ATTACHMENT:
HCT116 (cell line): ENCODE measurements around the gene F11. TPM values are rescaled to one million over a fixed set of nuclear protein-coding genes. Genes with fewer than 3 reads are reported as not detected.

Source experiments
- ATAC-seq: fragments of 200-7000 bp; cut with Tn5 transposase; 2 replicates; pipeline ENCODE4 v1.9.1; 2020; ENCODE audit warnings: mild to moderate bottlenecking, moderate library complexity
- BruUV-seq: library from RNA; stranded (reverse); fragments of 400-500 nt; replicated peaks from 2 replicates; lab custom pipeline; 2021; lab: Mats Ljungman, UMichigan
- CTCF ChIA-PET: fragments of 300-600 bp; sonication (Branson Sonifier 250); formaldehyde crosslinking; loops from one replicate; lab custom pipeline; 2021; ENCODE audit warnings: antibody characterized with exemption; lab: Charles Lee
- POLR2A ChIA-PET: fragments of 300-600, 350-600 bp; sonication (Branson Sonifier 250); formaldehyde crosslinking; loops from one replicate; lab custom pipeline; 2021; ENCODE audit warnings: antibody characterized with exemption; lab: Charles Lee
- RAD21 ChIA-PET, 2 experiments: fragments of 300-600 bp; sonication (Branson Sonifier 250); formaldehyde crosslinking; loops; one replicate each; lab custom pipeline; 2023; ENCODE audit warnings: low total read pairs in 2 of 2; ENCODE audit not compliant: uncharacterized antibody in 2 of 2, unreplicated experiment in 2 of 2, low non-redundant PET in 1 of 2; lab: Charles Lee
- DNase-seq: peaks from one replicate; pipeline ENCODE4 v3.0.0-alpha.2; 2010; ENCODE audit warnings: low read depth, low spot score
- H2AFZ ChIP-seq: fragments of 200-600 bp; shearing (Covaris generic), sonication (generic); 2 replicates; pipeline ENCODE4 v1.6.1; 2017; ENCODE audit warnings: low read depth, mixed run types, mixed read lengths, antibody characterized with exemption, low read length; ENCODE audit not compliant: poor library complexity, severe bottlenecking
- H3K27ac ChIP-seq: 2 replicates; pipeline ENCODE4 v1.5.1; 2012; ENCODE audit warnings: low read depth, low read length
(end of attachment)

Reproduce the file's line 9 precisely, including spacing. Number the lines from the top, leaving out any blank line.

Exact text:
- H2AFZ ChIP-seq: fragments of 200-600 bp; shearing (Covaris generic), sonication (generic); 2 replicates; pipeline ENCODE4 v1.6.1; 2017; ENCODE audit warnings: low read depth, mixed run types, mixed read lengths, antibody characterized with exemption, low read length; ENCODE audit not compliant: poor library complexity, severe bottlenecking